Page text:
‘Terrified of World War 3’ Xi ‘manufactures incidents’ to make West leave South China Sea

China 'manufactures' incidents to scare West claims expert

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Tensions have mounted between China, Australia and Canada as the two Western countries accused Xi Jinping’s pilots of reckless behaviour as they almost intercepted Western aircraft flying over international waters in proximity to the South China Sea. China’s Xi Jinping has pushed back against the allegations, accusing both countries of intelligence gathering activities and claiming through a spokesperson the conduct of the People’s Liberation Army Air Force was lawful and appropriate.

Alexandra Marshall, the Australian Spectator’s editor, argues the recent air incidents are designed to keep the West away from the South China Sea.

Speaking to GB News, she said: “They do exactly the same thing with shipping lanes. They try and create these close calls because the West is absolutely terrified of ending up in an accident or situation where something goes wrong and shots a fire that shouldn’t be. And you wander and stumble into World War III. That’s what they’re terrified of.

“So, China manufactures all those incidents to make the rest of the world paranoid, basically. They’re trying to get them to leave entirely because they’re hoping the West is more afraid of a war than it is of policing the territories of these, what are supposed to be international waters and international airspaces.

“So, yes, it is about trying to gain control without really deserving it.”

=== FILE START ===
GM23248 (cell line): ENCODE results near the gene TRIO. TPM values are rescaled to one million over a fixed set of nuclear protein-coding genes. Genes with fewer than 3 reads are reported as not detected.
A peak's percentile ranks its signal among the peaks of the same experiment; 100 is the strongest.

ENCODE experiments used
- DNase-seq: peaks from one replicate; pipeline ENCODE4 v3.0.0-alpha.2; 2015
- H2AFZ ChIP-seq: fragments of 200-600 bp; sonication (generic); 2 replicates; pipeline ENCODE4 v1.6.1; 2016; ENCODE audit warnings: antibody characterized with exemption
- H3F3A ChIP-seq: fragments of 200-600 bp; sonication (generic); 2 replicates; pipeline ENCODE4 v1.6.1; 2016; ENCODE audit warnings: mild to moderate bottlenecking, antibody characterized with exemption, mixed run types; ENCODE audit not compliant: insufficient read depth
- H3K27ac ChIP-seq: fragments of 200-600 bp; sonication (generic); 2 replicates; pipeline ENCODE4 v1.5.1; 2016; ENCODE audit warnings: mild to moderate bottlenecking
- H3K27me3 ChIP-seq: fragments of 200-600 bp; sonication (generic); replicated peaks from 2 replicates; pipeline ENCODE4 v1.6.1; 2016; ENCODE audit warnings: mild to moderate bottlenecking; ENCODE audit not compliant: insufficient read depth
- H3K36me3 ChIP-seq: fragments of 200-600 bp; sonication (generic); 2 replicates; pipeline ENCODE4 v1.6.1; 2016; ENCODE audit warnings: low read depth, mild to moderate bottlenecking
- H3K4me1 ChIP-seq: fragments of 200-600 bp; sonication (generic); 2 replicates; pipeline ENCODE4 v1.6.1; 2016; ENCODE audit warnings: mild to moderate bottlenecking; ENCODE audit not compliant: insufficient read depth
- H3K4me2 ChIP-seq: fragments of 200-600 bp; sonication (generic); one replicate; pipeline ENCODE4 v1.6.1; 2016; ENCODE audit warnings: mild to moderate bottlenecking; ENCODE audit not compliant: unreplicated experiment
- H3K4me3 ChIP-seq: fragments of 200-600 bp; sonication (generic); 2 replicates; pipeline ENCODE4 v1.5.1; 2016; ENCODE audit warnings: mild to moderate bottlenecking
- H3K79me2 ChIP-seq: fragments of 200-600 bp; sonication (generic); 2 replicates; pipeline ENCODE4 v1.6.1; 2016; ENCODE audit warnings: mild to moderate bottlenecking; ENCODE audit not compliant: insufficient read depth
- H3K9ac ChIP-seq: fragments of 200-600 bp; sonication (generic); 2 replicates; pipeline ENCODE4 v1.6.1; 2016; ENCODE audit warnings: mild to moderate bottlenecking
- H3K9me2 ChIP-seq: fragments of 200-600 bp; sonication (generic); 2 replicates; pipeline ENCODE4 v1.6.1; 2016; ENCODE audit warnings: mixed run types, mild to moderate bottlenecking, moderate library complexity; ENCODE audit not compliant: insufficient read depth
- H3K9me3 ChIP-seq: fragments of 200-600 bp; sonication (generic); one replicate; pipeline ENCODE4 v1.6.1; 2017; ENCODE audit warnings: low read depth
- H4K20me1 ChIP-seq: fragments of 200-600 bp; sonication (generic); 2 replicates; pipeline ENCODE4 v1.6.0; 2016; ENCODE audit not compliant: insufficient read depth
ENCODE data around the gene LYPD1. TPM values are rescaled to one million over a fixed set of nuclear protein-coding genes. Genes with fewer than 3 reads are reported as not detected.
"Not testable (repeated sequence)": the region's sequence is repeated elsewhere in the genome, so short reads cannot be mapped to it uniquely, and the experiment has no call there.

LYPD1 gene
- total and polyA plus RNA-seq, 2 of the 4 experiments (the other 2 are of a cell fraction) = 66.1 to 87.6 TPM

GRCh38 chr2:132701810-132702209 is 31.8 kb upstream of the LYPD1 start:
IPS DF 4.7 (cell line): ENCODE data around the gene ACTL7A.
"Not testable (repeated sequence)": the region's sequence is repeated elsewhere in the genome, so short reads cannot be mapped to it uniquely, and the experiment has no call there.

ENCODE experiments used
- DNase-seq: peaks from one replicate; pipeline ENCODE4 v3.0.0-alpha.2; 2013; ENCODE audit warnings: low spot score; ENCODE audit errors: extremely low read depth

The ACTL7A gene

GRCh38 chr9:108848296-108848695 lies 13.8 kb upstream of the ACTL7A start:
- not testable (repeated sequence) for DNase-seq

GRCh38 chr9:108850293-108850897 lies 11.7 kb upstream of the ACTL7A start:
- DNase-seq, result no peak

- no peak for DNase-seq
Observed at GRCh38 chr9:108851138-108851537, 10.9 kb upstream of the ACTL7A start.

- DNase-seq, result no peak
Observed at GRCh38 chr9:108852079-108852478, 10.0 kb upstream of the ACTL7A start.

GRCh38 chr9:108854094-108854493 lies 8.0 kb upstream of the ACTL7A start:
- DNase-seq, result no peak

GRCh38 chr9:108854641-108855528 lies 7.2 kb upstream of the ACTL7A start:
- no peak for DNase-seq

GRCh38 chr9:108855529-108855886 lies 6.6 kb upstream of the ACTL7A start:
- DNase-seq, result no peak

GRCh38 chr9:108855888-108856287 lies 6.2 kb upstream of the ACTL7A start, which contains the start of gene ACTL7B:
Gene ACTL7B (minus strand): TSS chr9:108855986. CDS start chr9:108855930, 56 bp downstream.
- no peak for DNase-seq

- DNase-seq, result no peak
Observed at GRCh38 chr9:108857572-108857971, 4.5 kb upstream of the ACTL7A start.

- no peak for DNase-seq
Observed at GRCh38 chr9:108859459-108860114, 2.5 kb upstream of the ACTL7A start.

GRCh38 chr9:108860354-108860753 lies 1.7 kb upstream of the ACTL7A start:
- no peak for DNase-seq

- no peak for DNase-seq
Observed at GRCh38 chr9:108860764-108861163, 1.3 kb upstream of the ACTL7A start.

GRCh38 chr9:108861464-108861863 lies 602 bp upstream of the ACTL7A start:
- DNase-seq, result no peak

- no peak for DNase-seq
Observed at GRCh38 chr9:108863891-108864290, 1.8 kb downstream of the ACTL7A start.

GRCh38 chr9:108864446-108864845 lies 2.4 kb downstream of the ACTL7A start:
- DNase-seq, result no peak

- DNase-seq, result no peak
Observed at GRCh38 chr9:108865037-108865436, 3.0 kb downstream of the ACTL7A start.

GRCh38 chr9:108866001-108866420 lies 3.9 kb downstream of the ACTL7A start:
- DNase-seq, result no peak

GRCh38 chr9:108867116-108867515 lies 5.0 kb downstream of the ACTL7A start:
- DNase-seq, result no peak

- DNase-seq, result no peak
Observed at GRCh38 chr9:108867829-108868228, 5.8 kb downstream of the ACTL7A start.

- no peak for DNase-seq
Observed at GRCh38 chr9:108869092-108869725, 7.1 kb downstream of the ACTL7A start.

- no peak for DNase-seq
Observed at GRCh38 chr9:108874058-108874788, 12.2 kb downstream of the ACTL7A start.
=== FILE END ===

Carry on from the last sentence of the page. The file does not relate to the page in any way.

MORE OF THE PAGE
GB News’ Mark Steyn then said: “Clearly, if an Australian or a Canadian plane was down, even the squishiest governments would feel they were obliged to react to that somehow. And yet, the one thing chairman Xi knows about Canberra and Ottawa is that those two guys don’t want to have to react at all.”

Ms Marshall said: “Yeah, well, the thing is that plane incident that we have with Australia, the Chinese actually released flares which could shaft the aircraft into pieces of aluminium. Now, that can down an aircraft if it goes wrong. So, the Australian air force is in a really difficult position, because if China down an aircraft, we should retaliate.

“But can you retaliate against a communist empire that is actually wanting a war there in the Pacific so they can take Taiwan? And if Australia doesn’t react, well then, the West is putting a weakened position against China generally, so it’s a really tricky situation that the West wants to avoid.”

“And China is deliberately trying to make it happen”, Ms Marshall said.

Australia alongside the UK and the US have formed the military alliance AUKUS to help Australia acquire nuclear-powered submarines to preserve peace and stability in the Pacific region. The pact has caused controversy as China accused the three western powers of “cold-war mentality” and some Labour politicians declared the alliance was a “dangerous” threat to the world order.

Mr Steyn then asked: “Is there any expectation that Joe Biden, as the so-called leader of the free world, would demand an end to these provocations?”

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Ms Marshall answered: “Well, Australia is basically told they had to sign up to the AUKUS because we were not doing enough on defence. We were becoming the weak link in the Pacific. So as much as other parties follow us and support us, they (Labour) don’t seem to like AUKUS, in particular the Greens who now make up a pretty scary amount of our parliament. They don’t want AUKUS.

“I think that Labour hazelly after its defence briefing realised that they want AUKUS to survive because things are far more serious than they realised in the Pacific. And I think that’s going to strengthen.

“Even if Labour doesn’t like the idea of collaborating with the US, I think it’s dawned on them that they have no choice on this matter because things are really quite mad.”

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